Friday, September 22, 2023

Weather could impact area fires

Staff Writer | August 25, 2022 1:00 AM

Weather is expected to be a driving force for wildfires in the region, U.S. Forest Service officials said Wednesday.

With a flash flood watch issued for part of the Idaho Panhandle, including Boundary County where the Eneas Peak and Trout fires are being fought, fire managers said they are keeping a close eye on both the weather and the fires.

Lightning and wind gusts are expected along with scattered thunderstorms Wednesday evening through Thursday.

"Weather permitting, air support will continue to be utilized as needed to prevent spread of fires into areas with critical values," Caroline Mcgough, Forest Service fire information officer, said.

Eneas Peak and Trout fires

Fire personnel are continuing to assess management activities to contain and confine growth of both fires, including searching for potential holding lines adjacent to private homes near the Westside Road, she said.

The Eneas Peak Fire, mapped at 765 in the latest infrared flight, is zero percent contained. The fire is located about 15 miles north-northwest of Bonners Ferry with smoke visible from the Kootenai River Valley.

The Trout Fire, also zero percent contained, has burned 10 acres.

Crews fighting another Boundary County fire had to wait on air support after a civilian drone was spotted in the area. The Moyie Fire, which started Aug. 21, is located southeast of the Idaho Forest Group Mill in Moyie Springs.

Idaho Department of Lands firefighters led the response with assistance from local firefighters, but aircraft ordered for the fire could not immediately fly because of the drone, Josh Harvey, IDL Fire Bureau chief, said.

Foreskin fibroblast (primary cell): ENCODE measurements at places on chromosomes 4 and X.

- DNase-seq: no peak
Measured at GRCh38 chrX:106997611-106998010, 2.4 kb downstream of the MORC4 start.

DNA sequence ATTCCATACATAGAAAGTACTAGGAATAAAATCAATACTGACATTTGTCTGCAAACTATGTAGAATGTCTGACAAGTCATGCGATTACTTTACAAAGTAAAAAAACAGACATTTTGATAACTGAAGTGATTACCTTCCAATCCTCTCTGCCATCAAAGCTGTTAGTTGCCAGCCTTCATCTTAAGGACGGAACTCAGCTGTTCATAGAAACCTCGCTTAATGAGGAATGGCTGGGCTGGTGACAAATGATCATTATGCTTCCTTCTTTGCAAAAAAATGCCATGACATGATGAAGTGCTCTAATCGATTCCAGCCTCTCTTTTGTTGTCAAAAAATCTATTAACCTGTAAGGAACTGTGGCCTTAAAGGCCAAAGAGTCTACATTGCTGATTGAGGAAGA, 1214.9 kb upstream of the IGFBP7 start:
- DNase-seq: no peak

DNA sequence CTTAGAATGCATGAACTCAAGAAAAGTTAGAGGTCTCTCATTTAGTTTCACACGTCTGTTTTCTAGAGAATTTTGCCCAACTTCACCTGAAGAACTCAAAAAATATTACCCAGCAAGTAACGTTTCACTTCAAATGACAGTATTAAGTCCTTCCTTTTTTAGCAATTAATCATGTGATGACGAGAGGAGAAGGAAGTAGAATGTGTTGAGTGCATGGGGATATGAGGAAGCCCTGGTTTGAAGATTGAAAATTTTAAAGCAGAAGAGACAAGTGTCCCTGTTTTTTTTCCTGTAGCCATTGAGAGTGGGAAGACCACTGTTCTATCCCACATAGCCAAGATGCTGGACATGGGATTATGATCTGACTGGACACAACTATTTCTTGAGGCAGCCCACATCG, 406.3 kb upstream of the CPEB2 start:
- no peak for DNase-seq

Flying civilian drones near an emergency scene is against the law and interferes with firefighting aircraft, works against the firefighters on the scene, and creates a serious safety issue.

“The residents of approximately 50 Moyie Springs homes living near the mill were notified of the fire and the potential need for evacuation,” Harvey said. “Clearly, we needed to get air support for the firefighting effort as soon as possible and the drone use put that on hold. Unfortunately this type of situation is not uncommon. We are reminding the public that drones can put firefighters, homes, and resources at risk.”

After the drone was gone, multiple firefighting aircraft went to work attacking the fire repeatedly while ground crews constructed a fire control line using hand tools. The fire was kept to 3 acres.

Diamond Watch Fire

Located 5.5 miles due west of Nordman, the Diamond Watch Fire was mapped at 813 acres during an infrared flight on Monday. Most of the heat from the fire appears concentrated on the southern slope of a ridge to the east of Diamond Peak.

Fire officials are hoping to call areas of the perimeter contained after the lines are tested by potential challenging winds from forecasted thunderstorms, Kary Maddox, Forest Service fire information officer, said.

Firefighters are utilizing heavy equipment to help reinforce containment lines along the forest roads surrounding the fire.

FSR 308 is being used as the southern and western containment lines and FSR 657 has been reinforced on the east connecting FSR 308 to Diamond Creek, which is acting as a natural barrier keeping the fire contained on the northern edge.

Closures and evacuations

On the Diamond Watch Fire, closure orders are in effect for Forest Service roads 311, 308, and 1362H in the vicinity of the fire. However, FSR 1362 remains open. Petit Lake and is associated campsites are within the closure area.

On the Eneas Peak and Trout fires, residents are asked to avoid Trout Creek Road (Forest Service Road 634) as well as nearby trails to allow for fire suppression efforts in the vicinity. Trails included are Fisher Peak (No. 27), Pyramid Lake (No. 13), Pyramid Peak (No. 7), Trout Lake (No. 41) and Ball and Pyramid Lakes Trail (No 43).

While there are no evacuations in place, when living in fire prone areas it is recommended that all area residents have an evacuation plan in place including having all important documents, pictures, prescriptions, and pets gathered up and easily transportable.


(Photo courtesy U.S. FOREST SERVICE)

An aerial view of the Trout Fire in Boundary County.

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